But the truth is that I had to go look at the source code to understand how env variables were read, and even then the code was a bit convoluted.

Being Admin

You need to be an admin of the projects you want to deploy, because otherwise Strider cannot add webhooks to it. But when you are not admin you were greeted by an odd message.

I opened a GitHub issue which was answered almost immediately, and then offered a pull request to improve upon the error message, which was also accepted immediately.

Non-admin users cannot see any projects by default. Users must be added manually to projects, one by one, to be able to view or run them. This is a cumbersome process which could be made quite easier with groups. Right now the obvious solution is to make everyone an admin, which is less feasible for a large company.

A Poltergeist

The weirdest issue that we had in TaxiTime was when we could not access the server after a restart. Luckily my friend Fernando Sanz is a senior member of the team and founder of Smart Node, a development shop specialized in mobile apps and Node.js. He was able to solve our poltergeist by debugging directly the Strider process.

Fernando gave a talk at Node.js Madrid a year ago about debugging Node.js with Node Inspector, so he knows his tools. After we had all but given up on solving this strange problem, he fired up his trusty Node Inspector and started debugging the Strider process, and after a while he found out that an environment variable was shadowing another one used by StriderCD. Needless to say, he left us all flabbergasted. One more point for having a Node.js application.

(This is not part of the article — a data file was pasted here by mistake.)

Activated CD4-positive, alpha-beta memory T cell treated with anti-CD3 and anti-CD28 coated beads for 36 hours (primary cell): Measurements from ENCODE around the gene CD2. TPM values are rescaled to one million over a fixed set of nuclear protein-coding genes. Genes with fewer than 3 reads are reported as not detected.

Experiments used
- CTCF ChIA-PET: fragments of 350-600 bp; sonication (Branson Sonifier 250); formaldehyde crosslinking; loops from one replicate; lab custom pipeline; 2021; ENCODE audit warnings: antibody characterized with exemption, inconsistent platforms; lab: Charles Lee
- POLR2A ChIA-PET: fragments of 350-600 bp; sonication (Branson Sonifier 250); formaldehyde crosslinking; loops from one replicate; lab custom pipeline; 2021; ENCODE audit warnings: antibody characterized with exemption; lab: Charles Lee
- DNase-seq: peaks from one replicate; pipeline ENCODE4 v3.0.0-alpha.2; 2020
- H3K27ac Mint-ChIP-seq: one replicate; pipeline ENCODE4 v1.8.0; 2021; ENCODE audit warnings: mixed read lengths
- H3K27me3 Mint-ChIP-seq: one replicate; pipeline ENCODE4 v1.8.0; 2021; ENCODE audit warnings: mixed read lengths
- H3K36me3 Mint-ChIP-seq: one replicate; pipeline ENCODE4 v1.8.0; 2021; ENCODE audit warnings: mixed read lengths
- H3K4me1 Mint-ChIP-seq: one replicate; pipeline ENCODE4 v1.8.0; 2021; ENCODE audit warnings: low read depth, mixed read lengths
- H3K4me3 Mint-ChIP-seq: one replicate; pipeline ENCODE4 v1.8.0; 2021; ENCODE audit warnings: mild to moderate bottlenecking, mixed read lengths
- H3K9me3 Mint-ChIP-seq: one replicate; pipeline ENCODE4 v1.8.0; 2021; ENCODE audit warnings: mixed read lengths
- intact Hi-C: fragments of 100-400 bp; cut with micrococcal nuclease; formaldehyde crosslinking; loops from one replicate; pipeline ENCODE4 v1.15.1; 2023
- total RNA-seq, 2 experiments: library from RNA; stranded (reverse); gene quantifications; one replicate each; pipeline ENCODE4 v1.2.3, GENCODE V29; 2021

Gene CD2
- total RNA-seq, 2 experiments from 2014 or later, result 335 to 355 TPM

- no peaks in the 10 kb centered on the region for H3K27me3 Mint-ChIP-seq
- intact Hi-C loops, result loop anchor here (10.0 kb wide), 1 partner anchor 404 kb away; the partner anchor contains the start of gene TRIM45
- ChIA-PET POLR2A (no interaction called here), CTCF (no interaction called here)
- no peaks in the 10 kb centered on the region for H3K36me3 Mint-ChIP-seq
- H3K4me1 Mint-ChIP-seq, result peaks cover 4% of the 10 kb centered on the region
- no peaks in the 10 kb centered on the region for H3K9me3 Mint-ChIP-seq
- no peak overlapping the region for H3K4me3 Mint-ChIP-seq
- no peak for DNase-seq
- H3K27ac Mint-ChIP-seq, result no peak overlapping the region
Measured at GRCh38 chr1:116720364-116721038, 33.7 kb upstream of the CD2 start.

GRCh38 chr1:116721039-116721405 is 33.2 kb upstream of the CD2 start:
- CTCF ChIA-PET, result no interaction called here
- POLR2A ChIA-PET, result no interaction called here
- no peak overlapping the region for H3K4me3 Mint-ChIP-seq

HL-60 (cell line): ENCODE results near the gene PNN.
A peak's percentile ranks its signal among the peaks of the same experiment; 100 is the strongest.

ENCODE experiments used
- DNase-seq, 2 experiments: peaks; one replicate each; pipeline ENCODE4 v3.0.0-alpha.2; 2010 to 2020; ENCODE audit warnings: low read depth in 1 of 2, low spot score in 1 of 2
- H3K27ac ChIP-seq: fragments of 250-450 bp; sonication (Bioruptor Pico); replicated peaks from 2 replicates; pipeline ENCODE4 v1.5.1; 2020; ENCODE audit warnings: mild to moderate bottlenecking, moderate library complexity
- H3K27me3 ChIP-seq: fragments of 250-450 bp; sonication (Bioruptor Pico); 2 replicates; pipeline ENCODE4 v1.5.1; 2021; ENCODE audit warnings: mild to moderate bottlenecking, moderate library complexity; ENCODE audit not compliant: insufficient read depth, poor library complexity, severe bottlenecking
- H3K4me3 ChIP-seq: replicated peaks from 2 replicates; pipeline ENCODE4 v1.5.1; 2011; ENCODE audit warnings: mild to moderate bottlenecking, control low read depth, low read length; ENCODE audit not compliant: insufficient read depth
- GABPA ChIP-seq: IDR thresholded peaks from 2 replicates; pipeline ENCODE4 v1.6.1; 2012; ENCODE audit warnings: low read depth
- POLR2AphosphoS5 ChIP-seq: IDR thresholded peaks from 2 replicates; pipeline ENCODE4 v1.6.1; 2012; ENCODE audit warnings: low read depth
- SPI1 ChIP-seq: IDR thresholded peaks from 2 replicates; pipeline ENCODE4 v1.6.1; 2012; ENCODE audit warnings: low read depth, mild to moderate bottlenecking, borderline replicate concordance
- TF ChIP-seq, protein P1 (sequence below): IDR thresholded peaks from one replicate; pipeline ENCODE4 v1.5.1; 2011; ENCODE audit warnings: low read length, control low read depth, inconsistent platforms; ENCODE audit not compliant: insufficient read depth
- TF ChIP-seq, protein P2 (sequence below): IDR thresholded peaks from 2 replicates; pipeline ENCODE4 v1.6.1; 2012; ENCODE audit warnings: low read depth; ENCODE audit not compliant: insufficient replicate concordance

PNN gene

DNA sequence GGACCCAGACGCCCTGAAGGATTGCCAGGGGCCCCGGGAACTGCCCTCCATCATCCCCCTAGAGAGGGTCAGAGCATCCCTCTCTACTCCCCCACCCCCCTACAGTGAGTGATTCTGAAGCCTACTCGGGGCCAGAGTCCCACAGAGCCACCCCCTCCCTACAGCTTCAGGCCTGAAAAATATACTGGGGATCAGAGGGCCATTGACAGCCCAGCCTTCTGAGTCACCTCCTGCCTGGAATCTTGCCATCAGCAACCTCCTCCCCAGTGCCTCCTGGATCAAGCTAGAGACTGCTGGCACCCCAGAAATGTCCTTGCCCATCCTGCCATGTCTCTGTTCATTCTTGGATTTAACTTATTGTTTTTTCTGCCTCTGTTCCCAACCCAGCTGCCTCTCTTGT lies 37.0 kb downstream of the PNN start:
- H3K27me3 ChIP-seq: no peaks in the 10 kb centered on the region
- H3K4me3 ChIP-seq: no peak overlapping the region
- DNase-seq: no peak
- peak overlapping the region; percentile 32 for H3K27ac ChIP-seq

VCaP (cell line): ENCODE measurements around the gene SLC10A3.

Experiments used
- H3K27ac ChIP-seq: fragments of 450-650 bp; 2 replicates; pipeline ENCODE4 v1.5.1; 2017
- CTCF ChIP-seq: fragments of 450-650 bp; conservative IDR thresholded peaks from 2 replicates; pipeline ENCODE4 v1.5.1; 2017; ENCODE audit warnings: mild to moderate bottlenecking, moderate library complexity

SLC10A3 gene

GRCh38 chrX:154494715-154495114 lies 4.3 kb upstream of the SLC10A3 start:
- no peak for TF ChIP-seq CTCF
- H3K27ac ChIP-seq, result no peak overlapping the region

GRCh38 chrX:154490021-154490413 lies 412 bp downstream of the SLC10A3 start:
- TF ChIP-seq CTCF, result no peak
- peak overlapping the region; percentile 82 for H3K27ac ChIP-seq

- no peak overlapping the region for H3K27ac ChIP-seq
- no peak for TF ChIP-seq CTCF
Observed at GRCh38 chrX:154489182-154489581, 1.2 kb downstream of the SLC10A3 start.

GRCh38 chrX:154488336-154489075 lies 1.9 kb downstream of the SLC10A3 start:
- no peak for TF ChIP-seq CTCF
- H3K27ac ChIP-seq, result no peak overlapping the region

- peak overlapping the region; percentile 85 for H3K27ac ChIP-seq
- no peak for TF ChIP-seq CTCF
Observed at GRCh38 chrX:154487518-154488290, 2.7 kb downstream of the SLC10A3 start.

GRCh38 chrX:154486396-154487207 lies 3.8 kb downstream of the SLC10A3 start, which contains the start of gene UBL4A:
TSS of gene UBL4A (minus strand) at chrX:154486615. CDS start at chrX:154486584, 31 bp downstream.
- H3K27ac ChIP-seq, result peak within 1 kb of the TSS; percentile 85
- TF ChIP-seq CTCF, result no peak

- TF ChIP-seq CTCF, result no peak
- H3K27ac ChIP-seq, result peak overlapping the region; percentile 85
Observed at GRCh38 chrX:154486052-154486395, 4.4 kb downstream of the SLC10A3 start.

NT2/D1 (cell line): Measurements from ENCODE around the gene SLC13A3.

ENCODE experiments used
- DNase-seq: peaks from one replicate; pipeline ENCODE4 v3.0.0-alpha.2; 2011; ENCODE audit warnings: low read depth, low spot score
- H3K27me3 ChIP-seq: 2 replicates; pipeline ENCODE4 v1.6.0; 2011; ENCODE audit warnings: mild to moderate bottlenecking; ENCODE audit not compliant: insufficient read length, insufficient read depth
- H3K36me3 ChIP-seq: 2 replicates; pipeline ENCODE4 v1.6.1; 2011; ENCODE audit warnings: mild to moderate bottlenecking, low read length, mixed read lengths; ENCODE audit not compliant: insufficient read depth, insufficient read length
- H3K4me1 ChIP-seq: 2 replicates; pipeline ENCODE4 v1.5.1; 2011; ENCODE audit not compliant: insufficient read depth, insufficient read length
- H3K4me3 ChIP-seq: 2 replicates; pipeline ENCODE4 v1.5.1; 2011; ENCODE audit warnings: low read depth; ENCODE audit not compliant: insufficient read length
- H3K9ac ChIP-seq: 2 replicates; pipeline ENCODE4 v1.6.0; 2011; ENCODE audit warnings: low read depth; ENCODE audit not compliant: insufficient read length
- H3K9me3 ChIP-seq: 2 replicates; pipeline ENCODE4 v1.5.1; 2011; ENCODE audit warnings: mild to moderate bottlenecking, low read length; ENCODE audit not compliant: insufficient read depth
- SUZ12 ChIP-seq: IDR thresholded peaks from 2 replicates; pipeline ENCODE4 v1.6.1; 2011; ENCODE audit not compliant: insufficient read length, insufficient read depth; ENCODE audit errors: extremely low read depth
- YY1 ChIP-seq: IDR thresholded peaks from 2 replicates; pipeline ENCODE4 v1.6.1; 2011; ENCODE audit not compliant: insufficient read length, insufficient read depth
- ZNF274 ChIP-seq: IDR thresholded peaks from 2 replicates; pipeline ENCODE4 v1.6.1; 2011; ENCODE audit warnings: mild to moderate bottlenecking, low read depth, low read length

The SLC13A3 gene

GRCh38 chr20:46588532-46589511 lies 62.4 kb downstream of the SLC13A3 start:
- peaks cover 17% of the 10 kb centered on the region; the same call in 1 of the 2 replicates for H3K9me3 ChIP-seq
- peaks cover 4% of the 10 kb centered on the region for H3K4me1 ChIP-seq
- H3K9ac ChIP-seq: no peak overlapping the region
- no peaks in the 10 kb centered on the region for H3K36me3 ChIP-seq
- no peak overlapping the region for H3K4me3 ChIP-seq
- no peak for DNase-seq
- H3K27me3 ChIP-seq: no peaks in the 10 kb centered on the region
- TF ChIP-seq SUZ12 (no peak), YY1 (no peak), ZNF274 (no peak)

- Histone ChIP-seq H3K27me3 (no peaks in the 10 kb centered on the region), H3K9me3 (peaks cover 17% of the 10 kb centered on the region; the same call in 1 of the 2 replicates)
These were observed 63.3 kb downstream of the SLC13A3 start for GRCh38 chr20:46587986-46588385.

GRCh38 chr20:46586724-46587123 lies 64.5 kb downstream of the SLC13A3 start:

After All Is Said and Done

The experience was in general quite good, given that continuous deployment is a complex technique that requires a lot of integrations between spinning wheels. We were able to solve all issues, even the weird ones.

And what is even more important, the customer (in this case Diego and his company) are happy with it.


After the good experience, we are replicating it in MediaSmart with a bigger, more complex set of projects. This task was done by our new colleague Alfredo López Moltó. After a few weeks we are deploying everything using Strider, which is a big accomplishment for someone new to our architecture.

Alfredo is also getting involved in the project, by raising an issue, and he is even writing a pull request to solve it: upgrade npmto v3.x.x. StriderCD and in particular strider-node developers have so far been very amiable and encouraging.

We are missing some things from our old deployment infrastructure. With our old system we had the ability to send a list of commits in deployment mails, and even the complete diff of changes. That is not possible with StriderCD (yet?). But we are willing to contribute our time and effort to improve the existing email plugin, and therefore to make it more useful to everyone.


StriderCD has most of the advantages of modern continuous deployment tools, but without the baggage that some of them carry. Configuration is easy, tests run fast, and all in all it works as expected.

If you have already a large inversion in Jenkins or some other tool, or if you have complex needs in your deployment process, it may not be worth your time to switch. Strider also has a few sharp corners, so be ready for some early adopter pains.

For new projects with simple needs it is an excellent choice. This little tool no doubt has a bright future ahead.


Diego Lafuente (HotelBeds), Fernando Sanz (Smart Node) Juan Carlos Delgado (, have made the original project possible.

Juan Carlos Delgado (, Alfredo López Moltó (MediaSmart Mobile, Jovica Aleksic have reviewed this article and helped me improve it.

My gratitude goes to them all.

Published on 2016-04-03, last edited on 2016-04-04. Comments, improvements?

Back to the index.